News / USA

Intense Security Surrounds Nuclear Summit

A military truck near the venue hosting delegates to the nuclear summit
A military truck near the venue hosting delegates to the nuclear summit
David Dyar

Security is tight in Washington as presidents, prime ministers and kings from 47 countries are meeting in the US capital on a battle plan to keep nuclear weapons out of terrorist hands. The event is the largest assembly of world leaders hosted by a US president in six decades.

Sharp-shooters stood guard on the roof of the conference site.  A heavy black security fence barricaded the perimeter.  Police began closing 10 streets around the convention center Sunday evening.....more than 12 hours before the first meetings were to begin.

President Obama arrived early for unilateral meetings with leaders from Jordan, Armenia, Ukraine, Malaysia and China. Nearly 50 world leaders are in Washington for the two-day summit --  the largest such gathering hosted by the United States since 1945, when the United Nations was formed.

The tight security prevented pedestrians from crossing streets midway down the block. It also delayed Kheenan Sneed. He works at a coffee shop inside the convention center.   "I didn't know that we couldn't come this way, so I guess I got to (have to) walk down, go down a couple blocks and check and see.  So hopefully I can get in," he said.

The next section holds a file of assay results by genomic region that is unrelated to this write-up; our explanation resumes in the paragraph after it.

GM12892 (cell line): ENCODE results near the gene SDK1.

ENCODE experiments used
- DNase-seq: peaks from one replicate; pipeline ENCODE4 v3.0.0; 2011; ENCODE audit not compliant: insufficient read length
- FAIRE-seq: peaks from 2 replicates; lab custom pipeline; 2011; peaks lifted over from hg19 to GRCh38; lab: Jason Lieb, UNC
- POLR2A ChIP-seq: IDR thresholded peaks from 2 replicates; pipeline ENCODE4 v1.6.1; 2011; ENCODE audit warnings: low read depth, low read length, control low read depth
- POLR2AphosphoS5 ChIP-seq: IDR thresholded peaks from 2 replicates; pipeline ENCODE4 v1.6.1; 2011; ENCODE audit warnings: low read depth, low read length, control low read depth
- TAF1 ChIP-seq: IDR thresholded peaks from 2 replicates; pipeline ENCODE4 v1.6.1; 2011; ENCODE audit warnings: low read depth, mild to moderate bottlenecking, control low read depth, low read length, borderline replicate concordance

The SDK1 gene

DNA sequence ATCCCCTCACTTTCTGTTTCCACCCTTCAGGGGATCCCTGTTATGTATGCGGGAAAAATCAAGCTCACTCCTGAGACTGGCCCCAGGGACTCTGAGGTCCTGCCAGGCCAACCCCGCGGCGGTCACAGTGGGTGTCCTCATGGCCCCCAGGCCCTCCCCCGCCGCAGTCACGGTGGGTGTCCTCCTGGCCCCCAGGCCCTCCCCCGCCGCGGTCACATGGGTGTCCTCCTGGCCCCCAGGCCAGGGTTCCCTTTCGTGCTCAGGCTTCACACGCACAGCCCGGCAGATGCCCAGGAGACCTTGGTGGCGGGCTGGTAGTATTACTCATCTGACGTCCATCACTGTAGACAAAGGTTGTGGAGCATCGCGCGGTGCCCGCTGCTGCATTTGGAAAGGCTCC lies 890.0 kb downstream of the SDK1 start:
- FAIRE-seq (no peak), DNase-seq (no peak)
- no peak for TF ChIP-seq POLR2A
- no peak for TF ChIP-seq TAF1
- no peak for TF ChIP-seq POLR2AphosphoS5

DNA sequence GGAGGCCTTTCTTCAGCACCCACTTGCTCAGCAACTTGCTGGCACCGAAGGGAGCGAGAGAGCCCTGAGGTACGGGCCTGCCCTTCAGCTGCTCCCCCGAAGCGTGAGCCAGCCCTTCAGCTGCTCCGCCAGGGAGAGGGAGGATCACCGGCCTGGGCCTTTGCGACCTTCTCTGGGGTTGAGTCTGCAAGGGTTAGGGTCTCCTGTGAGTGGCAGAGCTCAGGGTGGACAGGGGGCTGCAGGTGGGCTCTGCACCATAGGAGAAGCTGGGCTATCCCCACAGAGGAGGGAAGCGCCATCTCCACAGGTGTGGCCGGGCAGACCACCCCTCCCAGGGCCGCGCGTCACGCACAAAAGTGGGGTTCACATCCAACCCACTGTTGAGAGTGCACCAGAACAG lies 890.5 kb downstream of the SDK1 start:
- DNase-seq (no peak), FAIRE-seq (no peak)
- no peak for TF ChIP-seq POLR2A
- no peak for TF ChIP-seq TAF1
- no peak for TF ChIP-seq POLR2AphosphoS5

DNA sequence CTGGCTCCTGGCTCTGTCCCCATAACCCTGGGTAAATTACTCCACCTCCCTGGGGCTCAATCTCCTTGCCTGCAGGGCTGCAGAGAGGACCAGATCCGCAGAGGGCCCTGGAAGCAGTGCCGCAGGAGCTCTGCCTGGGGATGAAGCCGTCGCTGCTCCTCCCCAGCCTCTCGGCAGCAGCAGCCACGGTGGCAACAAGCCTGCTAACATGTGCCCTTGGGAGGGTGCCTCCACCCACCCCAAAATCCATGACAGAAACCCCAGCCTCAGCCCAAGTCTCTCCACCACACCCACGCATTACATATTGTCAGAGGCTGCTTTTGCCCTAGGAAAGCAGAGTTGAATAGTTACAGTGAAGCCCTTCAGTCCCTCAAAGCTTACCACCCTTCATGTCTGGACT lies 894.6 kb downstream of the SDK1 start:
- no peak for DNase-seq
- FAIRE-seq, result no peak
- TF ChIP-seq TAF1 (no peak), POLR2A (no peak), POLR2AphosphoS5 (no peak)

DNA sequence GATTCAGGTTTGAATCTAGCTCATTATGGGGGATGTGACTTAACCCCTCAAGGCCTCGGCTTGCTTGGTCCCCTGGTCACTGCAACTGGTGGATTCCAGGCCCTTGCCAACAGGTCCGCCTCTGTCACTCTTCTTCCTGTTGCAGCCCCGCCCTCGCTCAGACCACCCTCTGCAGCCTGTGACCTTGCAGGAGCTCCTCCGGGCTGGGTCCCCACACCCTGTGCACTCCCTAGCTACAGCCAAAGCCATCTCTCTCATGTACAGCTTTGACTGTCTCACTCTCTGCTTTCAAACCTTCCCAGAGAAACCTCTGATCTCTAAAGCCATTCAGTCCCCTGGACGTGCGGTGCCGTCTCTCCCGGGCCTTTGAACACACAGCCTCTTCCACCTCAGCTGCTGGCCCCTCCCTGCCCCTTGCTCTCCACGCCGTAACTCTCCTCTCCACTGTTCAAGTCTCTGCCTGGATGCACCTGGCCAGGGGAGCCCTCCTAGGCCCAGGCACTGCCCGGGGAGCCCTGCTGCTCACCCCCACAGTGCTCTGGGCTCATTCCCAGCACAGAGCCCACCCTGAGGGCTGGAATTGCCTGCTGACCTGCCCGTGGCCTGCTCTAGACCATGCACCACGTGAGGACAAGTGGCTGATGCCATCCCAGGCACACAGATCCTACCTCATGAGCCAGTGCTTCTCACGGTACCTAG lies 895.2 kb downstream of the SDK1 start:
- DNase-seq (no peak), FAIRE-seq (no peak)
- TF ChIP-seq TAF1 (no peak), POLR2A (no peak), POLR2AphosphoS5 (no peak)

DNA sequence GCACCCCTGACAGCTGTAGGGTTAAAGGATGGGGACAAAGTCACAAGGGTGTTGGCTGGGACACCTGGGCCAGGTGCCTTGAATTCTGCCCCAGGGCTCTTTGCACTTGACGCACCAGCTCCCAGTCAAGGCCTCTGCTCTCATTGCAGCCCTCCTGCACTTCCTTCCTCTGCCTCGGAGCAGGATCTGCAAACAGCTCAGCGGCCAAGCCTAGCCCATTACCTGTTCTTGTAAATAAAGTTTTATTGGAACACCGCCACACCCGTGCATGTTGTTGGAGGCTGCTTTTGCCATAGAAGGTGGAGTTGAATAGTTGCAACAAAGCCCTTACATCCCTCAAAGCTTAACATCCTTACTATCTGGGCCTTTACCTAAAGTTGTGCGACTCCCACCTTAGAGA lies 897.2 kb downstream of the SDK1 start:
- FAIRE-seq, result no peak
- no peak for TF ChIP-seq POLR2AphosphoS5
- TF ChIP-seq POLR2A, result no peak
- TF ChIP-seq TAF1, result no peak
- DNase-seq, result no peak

Local businesses such as one doggie day care also felt the squeeze.

"Yeah, it's a nightmare," said Amanda Brady, who adds that "Wagtime Doggie Daycare" survived three blizzards this year....and now she's trying to bounce back from this. "We are usually incredibly busy in the morning, from 7 until about 10:30. We've got about 110 dogs coming in on an average day.  Today we had 25, so a very slow day for us," she said.

Water deliveryman Michael Ford will make only a few delieveries today. He began the day crossing off clients he can't reach. "(I) can't go down no (any) streets.  My area today is about a three block radius and all of it is blocked off.  So, I probably can't get to the rest of it until Wednesday or Thursday when all this is said and done," he said.

Most people take it in stride, because Washingtonians are accustomed to cycling through big events.  But not with quite this many dignitaries.

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